by Sam King | June 4, 2023
“You should be hearing this in your left ear.”
“You should be hearing this in your right ear.”
I was. The voice of Sonya Luchanskaya delivered these words through the respective drivers on my personal headphone set, which were waiting at my seat as I walked into the Michael Pilch Theatre. This was less of a silent disco and more of a full theatrical immersion. It was a canny decision by the production to encourage audience members to invest in the story through the medium of personal headsets that made everything feel more intimate. They allowed normally muffled noises to reverberate around. At times it was akin to ASMR, but fundamentally elevated the tone and stakes in the play. The story unravels as a tightly wound domestic drama, for which the sound system was perfect.
Giving every audience member their own headphones might have come off as gimmicky, but here, that couldn’t have been further from the truth. At certain moments the production used a panning effect, the noise bouncing from one headphone to another, which injected a dynamism into the family sphere – each instance felt considered and well-paced. They never overstretched.
Jo Rich, Millie Deere and Juliette Imbert, playing the father, mother and sister respectively, all handled their roles with poise, portraying the idiosyncrasies of family life and the ultimate crescendo into devastation. Joe Rachman however, playing the brother who transforms into some kind of ‘monstrous vermin’, was by far the standout performance.
Downstage, which accommodated the family dining table (helpfully propping up a microphone which picked up teacups clinking or milk being poured), was divided from upstage by two large white sheets hanging from the ceiling. Behind them, lay a large single bed where Rachman spent most of his time. Imagine a man lying on the floor with his left leg tucked into his chest, his right arm stretched behind his back and his entire body held in a contorted muscular tension. Now imagine that man doing it for forty minutes with the occasional movement up and downstage. Understandably, sweat dripped down from Rachman, who was wearing nothing except white underpants as he slithered around the stage; he displayed a level of focus, intensity and commitment not altogether commonplace from an actor, regardless of their level.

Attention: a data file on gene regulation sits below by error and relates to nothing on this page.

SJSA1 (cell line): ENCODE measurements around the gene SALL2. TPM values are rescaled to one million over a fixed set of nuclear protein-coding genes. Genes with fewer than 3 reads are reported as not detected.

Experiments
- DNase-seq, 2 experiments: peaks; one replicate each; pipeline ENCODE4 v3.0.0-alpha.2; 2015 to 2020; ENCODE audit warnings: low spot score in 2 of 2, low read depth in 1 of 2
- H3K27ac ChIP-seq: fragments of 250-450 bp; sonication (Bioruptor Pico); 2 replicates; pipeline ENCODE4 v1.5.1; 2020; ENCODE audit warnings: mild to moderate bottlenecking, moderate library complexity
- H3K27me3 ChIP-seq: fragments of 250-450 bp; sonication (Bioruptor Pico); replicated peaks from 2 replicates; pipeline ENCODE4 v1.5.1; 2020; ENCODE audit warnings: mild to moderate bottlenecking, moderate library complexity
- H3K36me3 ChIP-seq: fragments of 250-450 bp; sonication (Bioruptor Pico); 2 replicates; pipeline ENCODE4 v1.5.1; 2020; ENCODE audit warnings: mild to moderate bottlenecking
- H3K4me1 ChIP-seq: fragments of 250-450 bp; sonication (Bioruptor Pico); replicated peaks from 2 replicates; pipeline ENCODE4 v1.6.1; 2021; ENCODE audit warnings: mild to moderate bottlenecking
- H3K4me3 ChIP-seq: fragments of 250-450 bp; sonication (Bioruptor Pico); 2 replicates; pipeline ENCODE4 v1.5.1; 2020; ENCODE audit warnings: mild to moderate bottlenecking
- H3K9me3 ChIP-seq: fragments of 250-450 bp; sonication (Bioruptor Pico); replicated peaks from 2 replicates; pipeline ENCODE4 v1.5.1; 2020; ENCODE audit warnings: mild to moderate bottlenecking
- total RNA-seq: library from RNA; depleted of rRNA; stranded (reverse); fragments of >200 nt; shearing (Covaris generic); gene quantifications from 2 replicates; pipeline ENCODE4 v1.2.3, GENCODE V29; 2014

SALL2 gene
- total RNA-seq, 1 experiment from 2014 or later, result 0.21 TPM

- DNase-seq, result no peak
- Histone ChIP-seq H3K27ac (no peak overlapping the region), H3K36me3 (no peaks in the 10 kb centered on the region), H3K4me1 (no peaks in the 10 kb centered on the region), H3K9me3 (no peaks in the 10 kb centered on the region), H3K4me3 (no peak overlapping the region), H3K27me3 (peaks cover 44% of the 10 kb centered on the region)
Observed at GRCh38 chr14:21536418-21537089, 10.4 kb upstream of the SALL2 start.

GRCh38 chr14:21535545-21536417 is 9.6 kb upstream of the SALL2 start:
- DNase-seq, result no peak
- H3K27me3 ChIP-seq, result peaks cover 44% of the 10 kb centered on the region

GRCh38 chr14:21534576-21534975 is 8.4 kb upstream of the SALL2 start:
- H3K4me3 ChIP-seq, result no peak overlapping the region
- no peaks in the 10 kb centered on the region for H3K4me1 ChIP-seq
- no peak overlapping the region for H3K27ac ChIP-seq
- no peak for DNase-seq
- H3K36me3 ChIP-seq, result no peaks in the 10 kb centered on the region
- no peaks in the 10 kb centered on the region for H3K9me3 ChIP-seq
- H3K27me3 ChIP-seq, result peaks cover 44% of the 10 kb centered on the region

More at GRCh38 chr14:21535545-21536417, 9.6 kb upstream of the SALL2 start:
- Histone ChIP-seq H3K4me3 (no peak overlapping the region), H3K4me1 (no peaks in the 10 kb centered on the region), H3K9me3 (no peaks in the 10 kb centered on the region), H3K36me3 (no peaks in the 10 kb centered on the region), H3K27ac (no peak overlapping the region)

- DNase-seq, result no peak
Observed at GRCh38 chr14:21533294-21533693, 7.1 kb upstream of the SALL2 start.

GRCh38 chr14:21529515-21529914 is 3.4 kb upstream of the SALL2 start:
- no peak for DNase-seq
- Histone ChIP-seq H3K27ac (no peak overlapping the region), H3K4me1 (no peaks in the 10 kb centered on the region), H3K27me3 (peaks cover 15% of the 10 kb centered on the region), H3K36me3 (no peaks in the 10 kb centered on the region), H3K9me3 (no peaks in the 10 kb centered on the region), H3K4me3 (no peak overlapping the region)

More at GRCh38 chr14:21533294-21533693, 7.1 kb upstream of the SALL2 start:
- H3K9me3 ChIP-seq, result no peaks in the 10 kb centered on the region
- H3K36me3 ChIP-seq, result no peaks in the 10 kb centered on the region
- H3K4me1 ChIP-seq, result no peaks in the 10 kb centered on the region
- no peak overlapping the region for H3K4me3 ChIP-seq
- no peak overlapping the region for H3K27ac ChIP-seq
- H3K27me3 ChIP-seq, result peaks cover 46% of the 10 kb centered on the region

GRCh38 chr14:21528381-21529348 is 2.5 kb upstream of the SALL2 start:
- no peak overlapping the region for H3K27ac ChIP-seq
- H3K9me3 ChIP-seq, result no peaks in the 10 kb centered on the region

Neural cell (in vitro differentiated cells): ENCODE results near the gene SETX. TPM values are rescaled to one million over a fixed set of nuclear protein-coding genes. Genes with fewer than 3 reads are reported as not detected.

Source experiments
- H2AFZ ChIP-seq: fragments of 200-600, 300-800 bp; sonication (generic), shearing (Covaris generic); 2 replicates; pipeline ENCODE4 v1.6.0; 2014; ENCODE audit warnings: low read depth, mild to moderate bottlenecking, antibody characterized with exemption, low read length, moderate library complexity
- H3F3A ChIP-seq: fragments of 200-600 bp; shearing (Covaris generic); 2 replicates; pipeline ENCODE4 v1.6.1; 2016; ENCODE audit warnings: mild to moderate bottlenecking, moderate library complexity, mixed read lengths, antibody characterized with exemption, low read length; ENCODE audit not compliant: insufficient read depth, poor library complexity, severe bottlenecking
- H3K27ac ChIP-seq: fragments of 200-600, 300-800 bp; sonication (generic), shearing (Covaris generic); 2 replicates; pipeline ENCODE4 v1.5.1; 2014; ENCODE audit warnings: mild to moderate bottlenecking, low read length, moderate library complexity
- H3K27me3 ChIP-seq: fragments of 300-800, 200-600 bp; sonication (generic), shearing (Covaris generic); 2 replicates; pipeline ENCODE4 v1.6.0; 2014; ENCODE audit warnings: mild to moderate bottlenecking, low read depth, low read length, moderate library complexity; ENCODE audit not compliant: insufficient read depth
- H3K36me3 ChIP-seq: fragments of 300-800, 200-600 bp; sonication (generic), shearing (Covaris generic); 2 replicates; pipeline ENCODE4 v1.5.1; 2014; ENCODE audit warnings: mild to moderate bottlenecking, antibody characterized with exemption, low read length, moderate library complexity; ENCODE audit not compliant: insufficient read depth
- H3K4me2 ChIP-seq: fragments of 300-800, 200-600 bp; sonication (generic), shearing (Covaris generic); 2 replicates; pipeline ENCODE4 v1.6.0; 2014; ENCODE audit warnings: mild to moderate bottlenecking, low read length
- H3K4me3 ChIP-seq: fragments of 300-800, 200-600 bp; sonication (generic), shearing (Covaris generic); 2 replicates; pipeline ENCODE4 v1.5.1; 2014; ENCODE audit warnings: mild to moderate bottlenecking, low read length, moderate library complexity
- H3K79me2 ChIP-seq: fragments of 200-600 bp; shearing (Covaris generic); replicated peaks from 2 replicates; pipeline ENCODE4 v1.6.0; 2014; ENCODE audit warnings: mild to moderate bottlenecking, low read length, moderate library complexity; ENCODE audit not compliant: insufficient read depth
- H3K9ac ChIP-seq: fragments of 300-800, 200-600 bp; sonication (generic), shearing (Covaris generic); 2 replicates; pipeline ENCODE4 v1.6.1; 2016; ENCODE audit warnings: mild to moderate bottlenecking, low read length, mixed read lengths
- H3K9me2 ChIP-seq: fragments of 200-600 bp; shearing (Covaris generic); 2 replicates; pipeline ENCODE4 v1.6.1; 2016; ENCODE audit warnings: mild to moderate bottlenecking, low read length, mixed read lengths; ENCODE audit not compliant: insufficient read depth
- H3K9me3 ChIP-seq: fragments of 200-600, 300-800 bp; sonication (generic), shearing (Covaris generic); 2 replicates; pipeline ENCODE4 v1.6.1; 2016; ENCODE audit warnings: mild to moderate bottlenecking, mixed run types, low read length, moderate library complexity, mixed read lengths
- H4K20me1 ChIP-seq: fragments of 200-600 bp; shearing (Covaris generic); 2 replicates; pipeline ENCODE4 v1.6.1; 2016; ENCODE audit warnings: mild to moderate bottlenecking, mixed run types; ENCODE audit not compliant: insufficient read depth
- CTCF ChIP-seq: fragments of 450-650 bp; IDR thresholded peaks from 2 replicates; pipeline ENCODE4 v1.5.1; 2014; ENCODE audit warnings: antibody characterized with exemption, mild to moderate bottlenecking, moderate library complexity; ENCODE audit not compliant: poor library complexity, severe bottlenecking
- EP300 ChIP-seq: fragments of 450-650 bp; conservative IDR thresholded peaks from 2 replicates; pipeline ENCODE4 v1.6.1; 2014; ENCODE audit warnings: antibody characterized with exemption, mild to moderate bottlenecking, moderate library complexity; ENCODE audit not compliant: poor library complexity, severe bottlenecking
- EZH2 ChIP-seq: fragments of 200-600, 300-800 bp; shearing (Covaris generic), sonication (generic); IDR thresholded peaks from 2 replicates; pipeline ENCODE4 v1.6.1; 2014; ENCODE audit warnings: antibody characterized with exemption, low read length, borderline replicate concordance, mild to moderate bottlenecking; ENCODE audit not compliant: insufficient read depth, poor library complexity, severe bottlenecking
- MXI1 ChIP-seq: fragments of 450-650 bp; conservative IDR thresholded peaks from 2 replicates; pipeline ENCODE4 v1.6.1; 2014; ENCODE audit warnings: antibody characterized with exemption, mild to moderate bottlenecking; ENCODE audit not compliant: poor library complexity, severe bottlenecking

Kafka’s short story is interested in the family unit, survival in a capitalist economy and the way power dissipates through gender. The production did a good job of exploring these issues. Rich pulled off a formidable performance as the withered old patriarch Mr Samsa, which occasionally struck comedic notes. As the humanity of their son Gregor Samsa fades, their daughter becomes an alternative focus of attention. The play did well to capture the merciless quality of a travelling salesman’s life – the clue that Gregor has metamorphized into some creature presents itself when he fails to get up at four o’clock in the morning, in time for work. The character’s body is rebelling, lashing out.
Yet, engaging as these thematic questions were, they emerged as largely secondary to the sheer immersive quality of the play – which was the best I have seen in Oxford. One function of the headphones was to provide the audience with an insight into Gregor’s internal monologue. Without them, jarring directorial decisions might have been made. They opened up the world to the audience in a way that productions are rarely able to accomplish.
When all the actors came on to take their bow (including Hal Galvin as the Clerk and Susie Weidmann as the lodger), Rachman stayed in the bed upstage curled under the sheets. He didn’t appear to take his applause. After a few minutes, as chatter was starting to build and the rest of the cast had scuttled off to the green room, he eventually appeared. He didn’t walk to the front of the stage. He didn’t take a bow. He just strolled off to the side and, as it sparked an impromptu round of applause, smiled.
Review by Sam King.